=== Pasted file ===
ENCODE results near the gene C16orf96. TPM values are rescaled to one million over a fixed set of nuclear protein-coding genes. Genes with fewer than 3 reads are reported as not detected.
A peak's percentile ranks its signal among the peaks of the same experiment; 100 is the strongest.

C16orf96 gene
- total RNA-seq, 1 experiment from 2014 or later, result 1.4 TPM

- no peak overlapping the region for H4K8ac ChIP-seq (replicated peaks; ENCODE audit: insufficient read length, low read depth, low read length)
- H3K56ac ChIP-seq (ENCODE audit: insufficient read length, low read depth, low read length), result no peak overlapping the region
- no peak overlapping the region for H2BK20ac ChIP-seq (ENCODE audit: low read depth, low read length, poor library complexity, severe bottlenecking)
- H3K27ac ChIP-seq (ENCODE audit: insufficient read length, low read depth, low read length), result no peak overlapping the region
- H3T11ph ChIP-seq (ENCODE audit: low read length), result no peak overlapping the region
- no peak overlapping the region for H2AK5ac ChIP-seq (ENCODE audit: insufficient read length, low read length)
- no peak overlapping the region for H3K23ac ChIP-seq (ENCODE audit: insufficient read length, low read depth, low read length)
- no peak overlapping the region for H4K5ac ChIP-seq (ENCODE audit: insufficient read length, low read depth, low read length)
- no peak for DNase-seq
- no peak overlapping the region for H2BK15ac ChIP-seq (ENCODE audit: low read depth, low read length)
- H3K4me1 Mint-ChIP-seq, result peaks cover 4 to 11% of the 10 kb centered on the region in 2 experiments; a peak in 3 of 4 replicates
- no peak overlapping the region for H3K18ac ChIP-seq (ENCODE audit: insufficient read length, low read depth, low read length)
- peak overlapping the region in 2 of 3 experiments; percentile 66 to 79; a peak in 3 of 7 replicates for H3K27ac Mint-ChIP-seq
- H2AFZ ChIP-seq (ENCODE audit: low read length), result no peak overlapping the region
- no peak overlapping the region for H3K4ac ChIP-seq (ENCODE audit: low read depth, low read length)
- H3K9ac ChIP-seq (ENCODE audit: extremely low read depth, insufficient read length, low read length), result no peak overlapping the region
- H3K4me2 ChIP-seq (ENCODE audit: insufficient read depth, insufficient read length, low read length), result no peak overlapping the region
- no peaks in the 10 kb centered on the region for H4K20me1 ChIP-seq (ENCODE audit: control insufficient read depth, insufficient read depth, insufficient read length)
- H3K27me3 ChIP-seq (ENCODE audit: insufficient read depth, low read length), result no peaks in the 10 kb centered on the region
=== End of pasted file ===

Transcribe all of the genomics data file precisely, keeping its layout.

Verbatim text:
ENCODE results near the gene C16orf96. TPM values are rescaled to one million over a fixed set of nuclear protein-coding genes. Genes with fewer than 3 reads are reported as not detected.
A peak's percentile ranks its signal among the peaks of the same experiment; 100 is the strongest.

C16orf96 gene
- total RNA-seq, 1 experiment from 2014 or later, result 1.4 TPM

- no peak overlapping the region for H4K8ac ChIP-seq (replicated peaks; ENCODE audit: insufficient read length, low read depth, low read length)
- H3K56ac ChIP-seq (ENCODE audit: insufficient read length, low read depth, low read length), result no peak overlapping the region
- no peak overlapping the region for H2BK20ac ChIP-seq (ENCODE audit: low read depth, low read length, poor library complexity, severe bottlenecking)
- H3K27ac ChIP-seq (ENCODE audit: insufficient read length, low read depth, low read length), result no peak overlapping the region
- H3T11ph ChIP-seq (ENCODE audit: low read length), result no peak overlapping the region
- no peak overlapping the region for H2AK5ac ChIP-seq (ENCODE audit: insufficient read length, low read length)
- no peak overlapping the region for H3K23ac ChIP-seq (ENCODE audit: insufficient read length, low read depth, low read length)
- no peak overlapping the region for H4K5ac ChIP-seq (ENCODE audit: insufficient read length, low read depth, low read length)
- no peak for DNase-seq
- no peak overlapping the region for H2BK15ac ChIP-seq (ENCODE audit: low read depth, low read length)
- H3K4me1 Mint-ChIP-seq, result peaks cover 4 to 11% of the 10 kb centered on the region in 2 experiments; a peak in 3 of 4 replicates
- no peak overlapping the region for H3K18ac ChIP-seq (ENCODE audit: insufficient read length, low read depth, low read length)
- peak overlapping the region in 2 of 3 experiments; percentile 66 to 79; a peak in 3 of 7 replicates for H3K27ac Mint-ChIP-seq
- H2AFZ ChIP-seq (ENCODE audit: low read length), result no peak overlapping the region
- no peak overlapping the region for H3K4ac ChIP-seq (ENCODE audit: low read depth, low read length)
- H3K9ac ChIP-seq (ENCODE audit: extremely low read depth, insufficient read length, low read length), result no peak overlapping the region
- H3K4me2 ChIP-seq (ENCODE audit: insufficient read depth, insufficient read length, low read length), result no peak overlapping the region
- no peaks in the 10 kb centered on the region for H4K20me1 ChIP-seq (ENCODE audit: control insufficient read depth, insufficient read depth, insufficient read length)
- H3K27me3 ChIP-seq (ENCODE audit: insufficient read depth, low read length), result no peaks in the 10 kb centered on the region